The eye is hailed as a paragon of organismal complexity, an organ of sophisticated design and many interacting parts
. Here we report how an insect’s eye morphology and physiology can be regulated by developmental rearing temperature in a fashion that is likely to be adaptive to adults emerging in alternating seasons.
Our work documents sexual dimorphism and plasticity in opsin levels in B. anynana in a complex way, cued by developmental rearing temperature. At low rearing temperature, males display significantly higher levels of Blue and LW opsin mRNA levels than females, and females reared at low temperature display significantly lower UV, Blue, and LW opsin mRNA levels than females reared at high temperature. We demonstrate, for the first time, that developmental rearing temperature induces changes in opsin expression levels in an insect’s eye. However, plasticity in type or level of opsin expression was previously documented in a variety of species responding to different environmental conditions: Opsin levels change with light rearing environment in African cichlids
, with the diurnal cycle in Limulus, and with age in Drosophila; whereas new opsins are induced upon maturation in the European eel
, or upon a change in lifestyle in salmon
. In addition, sexual dimorphism in opsin spatial expression patterns
 and in the presence/absence of a non-opsin filter pigment
 were previously documented in butterflies.
According to our original hypothesis, and barring any developmental constraints, we expected B. anynana to have evolved plasticity in its visual system, due to physiological costs associated with vision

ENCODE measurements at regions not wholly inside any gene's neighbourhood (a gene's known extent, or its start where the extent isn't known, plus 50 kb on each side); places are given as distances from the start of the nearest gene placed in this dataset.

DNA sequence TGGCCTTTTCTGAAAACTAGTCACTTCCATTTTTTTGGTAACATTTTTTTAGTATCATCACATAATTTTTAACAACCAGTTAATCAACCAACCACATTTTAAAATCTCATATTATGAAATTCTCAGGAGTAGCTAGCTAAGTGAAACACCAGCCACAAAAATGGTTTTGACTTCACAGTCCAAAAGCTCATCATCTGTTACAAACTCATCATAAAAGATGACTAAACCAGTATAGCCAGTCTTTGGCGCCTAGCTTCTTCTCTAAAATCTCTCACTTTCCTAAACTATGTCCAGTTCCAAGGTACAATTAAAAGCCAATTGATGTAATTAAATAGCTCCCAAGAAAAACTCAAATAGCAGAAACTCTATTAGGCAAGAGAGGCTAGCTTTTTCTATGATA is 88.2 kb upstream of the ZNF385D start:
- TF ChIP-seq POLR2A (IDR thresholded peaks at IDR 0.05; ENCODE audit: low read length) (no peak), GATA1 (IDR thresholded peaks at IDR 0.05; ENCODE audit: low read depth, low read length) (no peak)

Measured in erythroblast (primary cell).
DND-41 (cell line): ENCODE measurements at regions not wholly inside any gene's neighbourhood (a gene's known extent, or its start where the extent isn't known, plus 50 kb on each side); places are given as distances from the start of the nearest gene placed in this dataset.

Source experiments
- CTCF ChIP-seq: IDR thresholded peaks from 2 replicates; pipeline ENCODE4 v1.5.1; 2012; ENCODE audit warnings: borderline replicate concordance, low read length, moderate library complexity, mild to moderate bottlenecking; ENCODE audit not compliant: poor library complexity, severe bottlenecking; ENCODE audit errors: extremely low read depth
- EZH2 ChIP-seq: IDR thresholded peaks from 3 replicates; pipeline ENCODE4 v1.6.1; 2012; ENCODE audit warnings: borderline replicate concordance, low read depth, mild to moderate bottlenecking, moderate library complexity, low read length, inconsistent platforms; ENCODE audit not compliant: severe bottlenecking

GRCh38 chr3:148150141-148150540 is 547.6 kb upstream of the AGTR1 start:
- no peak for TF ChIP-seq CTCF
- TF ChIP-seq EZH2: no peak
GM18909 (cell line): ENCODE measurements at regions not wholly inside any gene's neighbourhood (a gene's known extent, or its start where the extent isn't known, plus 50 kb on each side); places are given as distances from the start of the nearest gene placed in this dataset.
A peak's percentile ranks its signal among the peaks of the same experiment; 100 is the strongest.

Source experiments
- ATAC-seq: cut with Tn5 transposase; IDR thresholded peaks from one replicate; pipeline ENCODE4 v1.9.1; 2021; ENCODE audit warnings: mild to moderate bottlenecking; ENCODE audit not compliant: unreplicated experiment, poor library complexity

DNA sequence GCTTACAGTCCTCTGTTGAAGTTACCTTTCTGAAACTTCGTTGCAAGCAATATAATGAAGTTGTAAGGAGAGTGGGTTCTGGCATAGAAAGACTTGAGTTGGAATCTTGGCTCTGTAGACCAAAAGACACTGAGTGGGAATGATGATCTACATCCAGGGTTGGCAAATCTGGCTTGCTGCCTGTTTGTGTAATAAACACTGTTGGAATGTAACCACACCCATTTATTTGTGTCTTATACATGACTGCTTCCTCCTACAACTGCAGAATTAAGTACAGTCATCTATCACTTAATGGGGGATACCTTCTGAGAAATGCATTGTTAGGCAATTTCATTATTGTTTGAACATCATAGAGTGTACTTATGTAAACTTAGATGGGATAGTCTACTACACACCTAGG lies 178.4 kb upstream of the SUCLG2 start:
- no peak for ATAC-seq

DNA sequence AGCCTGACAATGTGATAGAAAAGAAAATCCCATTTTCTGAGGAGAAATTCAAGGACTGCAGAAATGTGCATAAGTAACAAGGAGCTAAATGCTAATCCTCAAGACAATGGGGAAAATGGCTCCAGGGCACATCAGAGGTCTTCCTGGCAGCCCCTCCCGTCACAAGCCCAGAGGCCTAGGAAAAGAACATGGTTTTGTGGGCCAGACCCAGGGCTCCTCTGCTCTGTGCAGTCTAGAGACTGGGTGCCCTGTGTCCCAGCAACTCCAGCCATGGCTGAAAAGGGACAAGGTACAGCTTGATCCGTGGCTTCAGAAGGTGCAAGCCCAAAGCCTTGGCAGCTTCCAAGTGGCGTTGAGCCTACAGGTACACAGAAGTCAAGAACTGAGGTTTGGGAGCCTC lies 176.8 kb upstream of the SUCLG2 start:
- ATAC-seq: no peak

. In particular, we expected the visual system to decrease in capacity in non-choosy courters. We found that physiological and morphological changes conformed, in part, to our predictions.
The non-choosy DS females displayed lower levels of UV, blue, and LW opsin transcript than the choosy WS females. Assuming that opsin mRNA is being actively translated to protein, DS females appear to have reduced the costs associated with photoreceptor energy consumption
 in exchange for reduced visual function. To measure the impact of opsin levels on visual function, in vivo intracellular microelectrode recordings would provide direct physiological information on the costs and benefits of opsin production in Bicyclus. The DS females, who mate indiscriminately with males with or without the dorsal eyespot ornaments
, can afford such loss of visual function. Males, however, including the equally indiscriminate WS males, maintained high levels of opsin expression across seasons and did not conform to our original predictions.